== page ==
Capitol Hill Briefing on School Safety
By Barbara Melendez
TAMPA, Fla. (March 22, 2010) – With each school shooting, fears deepen for the safety of everyone at every learning institution, from grammar schools to college campuses. Yet how afraid should the public be, really? University of South Florida Professor Randy Borum led a team of school safety experts in writing an article titled “What Can Be Done About School Shootings?” for a special issue of Educational Researcher devoted to “New Perspectives on School Safety and Violence Prevention” and indeed does bring a new set of ideas to the issue.
The article examines empirical evidence and concludes that these kinds of violent events are very uncommon and should not generate widespread fear, but the authors also recommend that schools develop plans to assess and manage threatening situations and to respond effectively in the aftermath.”
According to Borum, “School shootings are horrific, but extremely rare events. We have to put the risk in its proper perspective, and focus our efforts on prevention – not prediction, profiling, or checklists. Effective prevention efforts work to create a safe climate in the school, while relying on systematic procedures for thoughtfully assessing and managing situations in which there is a concern about potential violence.
“America’s long-term interests in school safety generally, and in preventing school shootings specifically, will best be served by relying on research evidence to guide a comprehensive, school-wide approach,” he said.
Borum is a professor in the College of Behavioral and Community Sciences Department of Mental Health Law and Policy and holds a joint appointment in the USF College of Public Health. He and co-authors Dewey G. Cornell (University of Virginia, director of Virginia Youth Violence Project), William Modzeleski (U.S. Department of Education Associate Assistant Deputy Secretary, Office of Safe and Drug-Free Schools) and Shane R. Jimerson from the University of California, Santa Barbara will be acknowledged in Washington, D.C. at a Congressional briefing to be held April 8, at 2 p.m. in the Dirksen Senate Office Building, Room 430 where their findings will be presented. Cornell will deliver the briefing with the special issue co-editor, Matthew Mayer, from the Department of Educational Psychology at Rutgers University.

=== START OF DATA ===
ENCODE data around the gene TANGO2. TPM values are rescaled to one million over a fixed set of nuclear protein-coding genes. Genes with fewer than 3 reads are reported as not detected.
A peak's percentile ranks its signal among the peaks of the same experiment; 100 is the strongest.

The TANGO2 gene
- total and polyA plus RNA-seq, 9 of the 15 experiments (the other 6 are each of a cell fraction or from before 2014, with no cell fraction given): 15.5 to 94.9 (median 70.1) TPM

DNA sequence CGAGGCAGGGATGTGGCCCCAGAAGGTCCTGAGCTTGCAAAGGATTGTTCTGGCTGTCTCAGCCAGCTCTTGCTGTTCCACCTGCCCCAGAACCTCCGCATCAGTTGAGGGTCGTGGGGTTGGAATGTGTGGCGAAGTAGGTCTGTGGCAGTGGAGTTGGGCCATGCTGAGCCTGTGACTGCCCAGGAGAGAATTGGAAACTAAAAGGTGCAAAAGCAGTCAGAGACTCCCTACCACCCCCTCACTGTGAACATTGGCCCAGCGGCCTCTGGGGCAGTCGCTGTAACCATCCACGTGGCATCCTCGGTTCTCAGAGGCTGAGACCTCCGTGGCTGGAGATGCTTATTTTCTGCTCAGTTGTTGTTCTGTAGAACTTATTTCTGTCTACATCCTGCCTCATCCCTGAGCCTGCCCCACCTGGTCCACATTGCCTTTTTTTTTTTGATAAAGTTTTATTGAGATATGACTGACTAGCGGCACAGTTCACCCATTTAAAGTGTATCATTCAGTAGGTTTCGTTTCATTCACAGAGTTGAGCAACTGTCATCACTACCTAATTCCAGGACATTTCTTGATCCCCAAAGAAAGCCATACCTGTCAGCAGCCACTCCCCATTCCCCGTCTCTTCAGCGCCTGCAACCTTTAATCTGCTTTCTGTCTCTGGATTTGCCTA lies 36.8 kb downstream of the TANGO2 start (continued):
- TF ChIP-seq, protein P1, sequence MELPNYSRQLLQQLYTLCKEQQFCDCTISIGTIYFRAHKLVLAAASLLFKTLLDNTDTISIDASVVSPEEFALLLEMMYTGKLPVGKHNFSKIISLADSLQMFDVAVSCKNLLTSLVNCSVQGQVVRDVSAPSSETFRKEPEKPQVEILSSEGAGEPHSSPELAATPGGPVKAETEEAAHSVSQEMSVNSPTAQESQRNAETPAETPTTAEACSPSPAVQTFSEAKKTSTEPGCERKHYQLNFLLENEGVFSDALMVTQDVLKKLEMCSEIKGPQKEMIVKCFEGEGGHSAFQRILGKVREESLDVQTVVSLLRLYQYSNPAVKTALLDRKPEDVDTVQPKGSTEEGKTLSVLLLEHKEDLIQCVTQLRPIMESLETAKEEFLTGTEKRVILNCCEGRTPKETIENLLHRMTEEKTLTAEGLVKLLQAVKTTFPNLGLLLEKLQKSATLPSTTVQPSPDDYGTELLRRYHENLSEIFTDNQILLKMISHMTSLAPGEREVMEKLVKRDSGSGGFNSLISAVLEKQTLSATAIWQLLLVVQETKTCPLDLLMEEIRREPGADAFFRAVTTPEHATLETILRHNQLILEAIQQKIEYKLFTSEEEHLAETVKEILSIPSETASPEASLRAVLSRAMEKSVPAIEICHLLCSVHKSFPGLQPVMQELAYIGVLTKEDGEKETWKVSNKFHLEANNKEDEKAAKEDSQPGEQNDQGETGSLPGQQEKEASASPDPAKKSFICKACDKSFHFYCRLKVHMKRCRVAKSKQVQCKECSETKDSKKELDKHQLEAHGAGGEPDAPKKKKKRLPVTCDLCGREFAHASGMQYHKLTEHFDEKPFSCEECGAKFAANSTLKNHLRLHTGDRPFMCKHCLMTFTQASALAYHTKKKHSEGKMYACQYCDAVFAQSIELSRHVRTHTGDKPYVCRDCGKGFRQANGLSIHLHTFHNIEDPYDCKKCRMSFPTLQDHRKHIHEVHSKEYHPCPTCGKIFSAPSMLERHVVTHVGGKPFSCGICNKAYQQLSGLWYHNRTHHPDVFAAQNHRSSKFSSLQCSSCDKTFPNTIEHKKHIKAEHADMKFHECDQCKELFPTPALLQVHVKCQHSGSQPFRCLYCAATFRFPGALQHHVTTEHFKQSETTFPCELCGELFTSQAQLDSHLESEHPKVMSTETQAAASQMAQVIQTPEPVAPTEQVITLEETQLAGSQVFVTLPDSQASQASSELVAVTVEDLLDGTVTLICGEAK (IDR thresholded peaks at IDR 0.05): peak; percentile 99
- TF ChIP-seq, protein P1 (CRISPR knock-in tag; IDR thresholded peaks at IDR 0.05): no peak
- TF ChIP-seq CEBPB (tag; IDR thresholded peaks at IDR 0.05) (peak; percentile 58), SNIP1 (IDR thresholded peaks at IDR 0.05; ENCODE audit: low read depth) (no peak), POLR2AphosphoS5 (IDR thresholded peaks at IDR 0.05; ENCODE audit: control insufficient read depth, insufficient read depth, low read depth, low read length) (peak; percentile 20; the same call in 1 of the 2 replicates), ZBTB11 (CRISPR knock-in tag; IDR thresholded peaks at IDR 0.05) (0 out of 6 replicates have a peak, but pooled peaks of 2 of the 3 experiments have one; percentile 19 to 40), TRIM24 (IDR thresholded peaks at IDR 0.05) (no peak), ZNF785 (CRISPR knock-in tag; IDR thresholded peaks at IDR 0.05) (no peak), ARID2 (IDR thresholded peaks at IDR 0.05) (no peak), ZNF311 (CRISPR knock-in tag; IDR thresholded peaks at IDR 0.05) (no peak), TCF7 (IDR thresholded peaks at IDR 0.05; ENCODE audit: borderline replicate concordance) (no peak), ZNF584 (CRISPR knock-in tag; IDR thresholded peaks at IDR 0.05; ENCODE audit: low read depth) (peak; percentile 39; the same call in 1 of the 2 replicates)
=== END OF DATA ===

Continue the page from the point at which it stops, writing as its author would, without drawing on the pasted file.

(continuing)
“We hope that members of Congress will come away from this briefing with an understanding that schools are fundamentally safe, but it is vital that they have a careful approach for assessing and managing threats,” Borum said.
Educational Researcher is the journal of the American Educational Research Association. The special issue on school violence is currently available free to the public at http://edr.sagepub.com/current.dtl.
The University of South Florida is one of the nation's top 63 public research universities and one of only 25 public research universities nationwide with very high research activity that is designated as community engaged by the Carnegie Foundation for the Advancement of Teaching. USF was awarded $380.4 million in research contracts and grants in FY 2008/2009. The university offers 232 degree programs at the undergraduate, graduate, specialist and doctoral levels, including the doctor of medicine. The USF System has a $1.8 billion annual budget, an annual economic impact of $3.2 billion, and serves more than 47,000 students on institutions/campuses in Tampa, St. Petersburg, Sarasota-Manatee and Lakeland. USF is a member of the Big East Athletic Conference.